1396

That’s not the date of some important Balkan battle involving the Ottoman Empire. It’s the number of World Bank employees with a higher salary than Secretary of State Rice.
This is the number that will stand out for me as the Paul Wolfowitz matter fades away. During that dispute, we heard much about how Wolfowitz’s girl friend made more money than Rice. But the smear artists and their accomplices (such as Wasington Post hack columnist Eugene Robinson) hid the fact that the same can be said of 1,396 World Bank employees (about 14 percent of its workforce).
This fact tells us just about all we need to know about the World Bank. This is a bloated outfit that exists to provide a comfortable living for its bureaucrats. I see these folks around town and in my neighborhood (they’re the ones who get home from work early). They are well-meaning, sophisticated people who like to travel. It’s hard to blame them for holding cushy jobs, but it’s also hard to believe that any good will come out of their organization.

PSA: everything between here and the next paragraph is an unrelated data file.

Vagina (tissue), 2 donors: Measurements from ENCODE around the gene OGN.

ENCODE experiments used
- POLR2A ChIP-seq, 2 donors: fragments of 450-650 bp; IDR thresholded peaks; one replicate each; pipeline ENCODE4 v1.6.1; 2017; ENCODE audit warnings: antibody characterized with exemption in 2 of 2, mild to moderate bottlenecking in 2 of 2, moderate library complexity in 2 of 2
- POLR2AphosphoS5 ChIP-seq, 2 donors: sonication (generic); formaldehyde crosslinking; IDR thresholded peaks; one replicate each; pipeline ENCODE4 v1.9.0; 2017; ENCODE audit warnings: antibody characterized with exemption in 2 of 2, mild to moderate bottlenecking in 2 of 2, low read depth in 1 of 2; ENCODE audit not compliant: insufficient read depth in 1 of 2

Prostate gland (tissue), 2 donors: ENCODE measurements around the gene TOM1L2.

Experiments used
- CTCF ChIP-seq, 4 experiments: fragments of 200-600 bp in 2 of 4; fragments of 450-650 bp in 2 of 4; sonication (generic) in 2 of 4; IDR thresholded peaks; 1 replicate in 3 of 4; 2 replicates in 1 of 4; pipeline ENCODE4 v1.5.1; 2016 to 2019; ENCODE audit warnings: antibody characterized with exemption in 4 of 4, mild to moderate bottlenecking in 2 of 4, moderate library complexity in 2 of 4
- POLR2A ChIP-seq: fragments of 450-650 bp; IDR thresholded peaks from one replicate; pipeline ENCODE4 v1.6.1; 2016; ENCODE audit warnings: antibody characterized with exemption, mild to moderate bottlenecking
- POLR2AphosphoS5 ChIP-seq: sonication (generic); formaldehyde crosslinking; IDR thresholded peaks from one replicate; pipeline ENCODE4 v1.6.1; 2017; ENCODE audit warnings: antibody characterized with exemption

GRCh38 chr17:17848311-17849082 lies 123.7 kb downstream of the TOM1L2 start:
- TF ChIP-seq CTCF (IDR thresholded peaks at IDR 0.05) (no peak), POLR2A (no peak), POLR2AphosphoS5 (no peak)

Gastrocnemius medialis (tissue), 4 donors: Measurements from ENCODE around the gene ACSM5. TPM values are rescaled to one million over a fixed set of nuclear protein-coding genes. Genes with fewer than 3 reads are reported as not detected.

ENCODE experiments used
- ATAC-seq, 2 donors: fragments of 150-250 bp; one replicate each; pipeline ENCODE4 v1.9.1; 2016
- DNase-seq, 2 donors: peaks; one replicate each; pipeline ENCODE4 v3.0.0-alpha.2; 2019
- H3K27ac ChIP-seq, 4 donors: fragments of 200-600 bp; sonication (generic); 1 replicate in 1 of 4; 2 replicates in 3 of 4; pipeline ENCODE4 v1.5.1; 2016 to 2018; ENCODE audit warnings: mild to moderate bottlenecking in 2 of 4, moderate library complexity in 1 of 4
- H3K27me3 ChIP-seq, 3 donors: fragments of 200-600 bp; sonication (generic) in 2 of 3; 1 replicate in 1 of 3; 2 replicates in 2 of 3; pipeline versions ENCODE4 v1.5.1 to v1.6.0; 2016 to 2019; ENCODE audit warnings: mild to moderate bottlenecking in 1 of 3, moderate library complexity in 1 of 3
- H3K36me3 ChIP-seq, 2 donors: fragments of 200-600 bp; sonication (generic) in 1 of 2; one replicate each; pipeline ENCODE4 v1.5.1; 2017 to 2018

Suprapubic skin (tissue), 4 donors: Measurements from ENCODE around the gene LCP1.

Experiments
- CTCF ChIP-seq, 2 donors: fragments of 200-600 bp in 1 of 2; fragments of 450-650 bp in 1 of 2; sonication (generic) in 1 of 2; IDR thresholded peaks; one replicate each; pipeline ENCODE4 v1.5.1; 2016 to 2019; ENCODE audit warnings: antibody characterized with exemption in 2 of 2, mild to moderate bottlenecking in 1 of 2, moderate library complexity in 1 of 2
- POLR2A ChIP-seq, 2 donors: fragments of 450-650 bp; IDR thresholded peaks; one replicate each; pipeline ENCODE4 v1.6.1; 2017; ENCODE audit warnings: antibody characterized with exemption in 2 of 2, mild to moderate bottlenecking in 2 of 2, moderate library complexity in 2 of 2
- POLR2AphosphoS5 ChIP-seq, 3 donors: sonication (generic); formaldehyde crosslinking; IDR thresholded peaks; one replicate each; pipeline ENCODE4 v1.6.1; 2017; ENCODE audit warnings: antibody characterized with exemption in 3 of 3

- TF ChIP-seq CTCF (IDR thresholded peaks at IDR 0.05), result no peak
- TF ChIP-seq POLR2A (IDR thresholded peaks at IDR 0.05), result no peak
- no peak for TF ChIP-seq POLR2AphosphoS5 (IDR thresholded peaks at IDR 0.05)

The evidence is that little has. George Will argues, pursuasively I think, that the the World Bank is irrelevant in today’s environment in which “the world is awash in capital available at low rates.” Others try to imagine a World Bank that could make a contribution. But that assumes, at a minimum, a body able to make the major changes that might make it relevant.
I can think of 1396 reasons why the World Bank is not that body.

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